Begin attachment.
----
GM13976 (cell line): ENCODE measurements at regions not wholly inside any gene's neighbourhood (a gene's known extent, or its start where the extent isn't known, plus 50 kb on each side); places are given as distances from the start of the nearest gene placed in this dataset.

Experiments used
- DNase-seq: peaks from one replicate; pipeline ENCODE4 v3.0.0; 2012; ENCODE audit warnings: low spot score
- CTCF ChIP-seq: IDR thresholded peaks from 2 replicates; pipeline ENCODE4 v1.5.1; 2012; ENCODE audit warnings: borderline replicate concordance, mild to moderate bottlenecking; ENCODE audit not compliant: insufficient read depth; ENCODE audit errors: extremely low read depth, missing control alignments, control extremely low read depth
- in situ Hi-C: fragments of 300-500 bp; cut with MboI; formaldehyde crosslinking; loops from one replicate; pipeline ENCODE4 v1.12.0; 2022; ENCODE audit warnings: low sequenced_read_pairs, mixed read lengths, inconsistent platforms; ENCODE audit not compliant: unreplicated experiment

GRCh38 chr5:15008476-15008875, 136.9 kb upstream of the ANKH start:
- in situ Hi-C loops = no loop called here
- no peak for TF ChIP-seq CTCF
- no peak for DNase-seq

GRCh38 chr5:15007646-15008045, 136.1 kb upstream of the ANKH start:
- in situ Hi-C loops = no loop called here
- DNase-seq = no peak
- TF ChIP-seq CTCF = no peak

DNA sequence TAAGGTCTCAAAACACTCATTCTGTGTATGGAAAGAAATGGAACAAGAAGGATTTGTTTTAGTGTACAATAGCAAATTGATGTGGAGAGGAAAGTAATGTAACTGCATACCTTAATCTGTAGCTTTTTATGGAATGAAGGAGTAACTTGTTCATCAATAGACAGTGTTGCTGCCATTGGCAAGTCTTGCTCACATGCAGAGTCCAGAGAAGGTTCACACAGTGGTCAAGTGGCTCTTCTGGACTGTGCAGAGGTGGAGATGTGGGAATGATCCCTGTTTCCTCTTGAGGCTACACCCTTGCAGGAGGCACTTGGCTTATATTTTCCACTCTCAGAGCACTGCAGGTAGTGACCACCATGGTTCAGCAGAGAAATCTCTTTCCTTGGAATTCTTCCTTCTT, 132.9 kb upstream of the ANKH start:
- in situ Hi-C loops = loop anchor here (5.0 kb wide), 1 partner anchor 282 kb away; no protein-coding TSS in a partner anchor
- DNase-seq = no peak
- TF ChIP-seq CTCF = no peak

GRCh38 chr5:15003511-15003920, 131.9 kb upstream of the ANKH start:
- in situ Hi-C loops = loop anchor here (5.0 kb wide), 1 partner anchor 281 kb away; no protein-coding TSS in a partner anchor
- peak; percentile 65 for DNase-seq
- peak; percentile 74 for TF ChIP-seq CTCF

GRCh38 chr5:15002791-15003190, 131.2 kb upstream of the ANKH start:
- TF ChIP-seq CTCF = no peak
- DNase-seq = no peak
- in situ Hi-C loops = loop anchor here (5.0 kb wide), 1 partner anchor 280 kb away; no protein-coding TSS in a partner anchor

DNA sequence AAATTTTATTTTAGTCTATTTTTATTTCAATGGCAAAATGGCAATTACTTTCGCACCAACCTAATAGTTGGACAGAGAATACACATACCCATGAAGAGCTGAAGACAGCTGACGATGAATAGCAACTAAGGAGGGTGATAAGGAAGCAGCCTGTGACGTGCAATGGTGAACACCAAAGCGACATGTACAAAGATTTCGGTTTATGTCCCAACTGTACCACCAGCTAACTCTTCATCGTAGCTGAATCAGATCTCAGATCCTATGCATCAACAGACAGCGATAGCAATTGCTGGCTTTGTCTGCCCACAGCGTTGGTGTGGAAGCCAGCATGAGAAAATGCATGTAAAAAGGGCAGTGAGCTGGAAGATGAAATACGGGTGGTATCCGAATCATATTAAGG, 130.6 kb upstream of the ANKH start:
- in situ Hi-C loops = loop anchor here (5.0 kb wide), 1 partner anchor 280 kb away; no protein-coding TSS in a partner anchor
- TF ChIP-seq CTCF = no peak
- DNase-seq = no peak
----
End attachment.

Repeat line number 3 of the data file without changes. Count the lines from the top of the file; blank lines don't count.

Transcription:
- DNase-seq: peaks from one replicate; pipeline ENCODE4 v3.0.0; 2012; ENCODE audit warnings: low spot score